ARTIST OF THE MONTH: During Phoenix artist Christine Cassano’s senior year in 2001 at Old Dominion University in Virginia, her professor-mentor told her she had reached her apex as a painter. So, with a lot of cussing and finger injuries, she made the transition to producing three-dimensional art.
“It was the best decision ever. I felt like with the paintings that they were so over-saturated with imagery that I felt like I had nothing else to paint. That transition into using other vehicles of communication allowed me to open up doors that I didn’t think that I could,” Cassano says.
Cassano’s decision to go beyond the brush and canvas allowed her to expand her creative horizons and explore a major theme in her art: the interplay between biological and technological systems.
One of Cassano’s sculptures, “Systemic,” is currently on display at Tempe Center for the Arts. It consists of 150 pieces of various sizes (but none larger than a drink coaster) mounted into the wall, and resembles a spider web with raindrops on it. The pieces are steel tubing filled with concrete and inlaid with copper domes, with motherboard circuitry etched into the surface. “From a distance it looks like a morphogenic pattern, or a biological pattern, but when you get up close you realize all those materials are industrial,” Cassano says.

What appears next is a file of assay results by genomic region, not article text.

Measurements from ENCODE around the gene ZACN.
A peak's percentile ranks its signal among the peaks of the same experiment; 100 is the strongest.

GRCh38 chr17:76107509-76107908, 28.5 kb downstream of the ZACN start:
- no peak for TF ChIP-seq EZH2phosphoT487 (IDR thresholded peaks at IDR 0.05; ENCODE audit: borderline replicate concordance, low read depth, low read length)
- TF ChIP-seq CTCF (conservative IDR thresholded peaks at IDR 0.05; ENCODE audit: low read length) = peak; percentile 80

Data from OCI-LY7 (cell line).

Cassano views the biological and technological as synergetic. “I believe that the biological world impacts the technological and vice versa. Sometimes I view it as reconciliation and sometimes I don’t. It depends on the piece,” Cassano says.
This year Cassano’s been included in eight exhibits, including two solo and three invitational exhibitions. Her art is currently up at Tempe Center for the Arts in the juried TCA Biennial: Copper exhibition through Jan. 31, and at the City of Tempe’s window installation at the post office on Mill Avenue, through April 2.
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